GLOBAL - Crédit Agricole and Société Générale have signed a preliminary agreement to combine their asset management operations.
SGAM AI will be folded into Lyxor, which will remain within Société Générale.
It is understood a merger would make the combined entity the 4th largest asset manager in Europe and the 9th on a global basis.
Crédit Agricole will take a 70% stake in the combined business and Société Générale will hold the remaining 30% stake.
The two firms said the combined entity could consider a stock exchange listing within a five year timeframe.
The new entity will have €638bn of assets under management (as at September 30, 2008), more than €1.8 billion of net banking income and €0.9 billion of gross operating income.
Société Générale will appoint one third of directors of the new board. The chairman of the new entity's board will be appointed by Crédit Agricole and the vice-chairman by Société Générale.
Yves Perrier, the current chief executive of CAAM, will become chief executive of the new entity.
Crédit Agricole chief executive Georges Pauget said: "Given the rapidly evolving financial services sector landscape, banks are having to review their business models. The agreement we have signed with Société Générale is based on industrial logic, seeking to combine production efficiency with the power of distribution. This combination reflects the strategic logic of the Crédit Agricole business model, which is based on an overall approach from product design to market launch.
"In the recent period of market turbulence, our asset management business has demonstrated its resilience. As the market stabilises over time, we believe it has the capacity for further development and contribution to group results.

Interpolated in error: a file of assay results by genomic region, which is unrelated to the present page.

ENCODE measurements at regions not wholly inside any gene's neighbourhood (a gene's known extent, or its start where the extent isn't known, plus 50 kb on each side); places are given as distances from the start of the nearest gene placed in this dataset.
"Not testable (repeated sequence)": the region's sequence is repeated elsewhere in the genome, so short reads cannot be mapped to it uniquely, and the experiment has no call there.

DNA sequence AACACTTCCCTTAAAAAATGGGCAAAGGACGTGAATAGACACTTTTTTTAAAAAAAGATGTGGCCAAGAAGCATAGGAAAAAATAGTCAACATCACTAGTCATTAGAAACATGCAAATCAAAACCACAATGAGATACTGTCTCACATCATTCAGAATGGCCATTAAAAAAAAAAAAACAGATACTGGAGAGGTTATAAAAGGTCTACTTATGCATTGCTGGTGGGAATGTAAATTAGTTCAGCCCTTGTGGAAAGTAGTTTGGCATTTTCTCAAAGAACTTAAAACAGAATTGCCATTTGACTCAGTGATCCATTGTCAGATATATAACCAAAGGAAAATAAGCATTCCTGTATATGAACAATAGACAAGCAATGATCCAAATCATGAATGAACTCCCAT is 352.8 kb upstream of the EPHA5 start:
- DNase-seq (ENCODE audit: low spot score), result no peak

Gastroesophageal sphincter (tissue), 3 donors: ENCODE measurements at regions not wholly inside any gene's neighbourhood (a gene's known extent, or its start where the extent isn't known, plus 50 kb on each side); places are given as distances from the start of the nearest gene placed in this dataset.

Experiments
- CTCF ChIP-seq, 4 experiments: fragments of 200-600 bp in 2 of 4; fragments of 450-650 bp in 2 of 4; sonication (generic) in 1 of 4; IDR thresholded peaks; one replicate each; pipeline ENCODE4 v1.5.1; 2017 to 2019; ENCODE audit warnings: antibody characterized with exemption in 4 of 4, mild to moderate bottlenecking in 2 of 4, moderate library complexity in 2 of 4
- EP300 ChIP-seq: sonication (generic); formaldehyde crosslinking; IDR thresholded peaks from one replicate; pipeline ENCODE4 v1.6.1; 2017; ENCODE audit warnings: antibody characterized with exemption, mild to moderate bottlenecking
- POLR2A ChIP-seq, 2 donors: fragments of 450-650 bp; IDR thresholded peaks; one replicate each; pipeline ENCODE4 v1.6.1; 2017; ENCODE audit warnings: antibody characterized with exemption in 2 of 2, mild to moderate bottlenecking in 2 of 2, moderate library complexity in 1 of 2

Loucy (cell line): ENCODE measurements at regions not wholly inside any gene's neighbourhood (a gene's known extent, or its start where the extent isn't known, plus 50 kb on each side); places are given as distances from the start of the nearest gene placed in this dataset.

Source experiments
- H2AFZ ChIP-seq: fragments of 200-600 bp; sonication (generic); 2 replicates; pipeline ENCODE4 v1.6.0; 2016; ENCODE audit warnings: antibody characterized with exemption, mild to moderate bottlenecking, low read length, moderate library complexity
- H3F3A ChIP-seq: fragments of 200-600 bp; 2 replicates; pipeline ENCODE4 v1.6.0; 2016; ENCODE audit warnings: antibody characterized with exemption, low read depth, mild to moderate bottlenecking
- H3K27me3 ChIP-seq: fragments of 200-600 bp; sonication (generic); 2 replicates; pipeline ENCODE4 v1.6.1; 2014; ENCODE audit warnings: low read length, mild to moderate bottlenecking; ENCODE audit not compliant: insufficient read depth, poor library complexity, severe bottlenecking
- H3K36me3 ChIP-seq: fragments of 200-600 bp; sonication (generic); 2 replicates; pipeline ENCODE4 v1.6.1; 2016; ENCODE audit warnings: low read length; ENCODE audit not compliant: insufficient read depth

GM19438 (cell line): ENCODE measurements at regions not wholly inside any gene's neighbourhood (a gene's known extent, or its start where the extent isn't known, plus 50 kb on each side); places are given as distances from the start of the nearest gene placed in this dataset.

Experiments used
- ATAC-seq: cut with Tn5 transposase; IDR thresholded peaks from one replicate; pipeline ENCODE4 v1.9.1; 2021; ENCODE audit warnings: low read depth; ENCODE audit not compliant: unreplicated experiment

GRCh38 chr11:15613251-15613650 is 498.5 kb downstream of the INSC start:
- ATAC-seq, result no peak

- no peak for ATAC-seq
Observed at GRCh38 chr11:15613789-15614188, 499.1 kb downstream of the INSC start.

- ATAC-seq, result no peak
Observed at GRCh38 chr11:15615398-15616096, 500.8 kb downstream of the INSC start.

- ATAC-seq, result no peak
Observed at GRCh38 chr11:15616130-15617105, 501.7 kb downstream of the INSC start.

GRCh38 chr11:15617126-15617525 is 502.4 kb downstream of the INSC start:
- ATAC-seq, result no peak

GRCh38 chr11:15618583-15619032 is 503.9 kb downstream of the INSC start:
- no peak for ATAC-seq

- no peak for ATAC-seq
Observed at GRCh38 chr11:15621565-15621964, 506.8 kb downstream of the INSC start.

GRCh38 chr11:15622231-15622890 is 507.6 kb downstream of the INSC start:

"Finally, this combination confirms the common strategic vision of both groups as regards the future of the asset management industry."
Société Générale chief executive Frédéric Oudéa added:"Our common distribution platform will benefit from a critical mass, with direct access to more than 35 million individual clients in France. It will have all the relevant attributes to become an industry leader and play a role in the market consolidation. Given our combined focus on putting clients' needs at the heart of this transaction, we believe the networks of Société Générale both in France and abroad will find that the new entity is even better positioned to serve their retail and institutional clients even more efficiently."
The signature of a final agreement between Société Générale and Crédit Agricole is subject to consultation with the relevant employee representation groups and to the approval of the relevant regulatory authorities, and the various joint-venture partners.
Crédit Agricole S.A. was advised by Calyon, Morgan Stanley, and Sullivan & Cromwell. Société Générale was advised by Société Générale Corporate & Investment Banking, JPMorgan and Shearman & Sterling.
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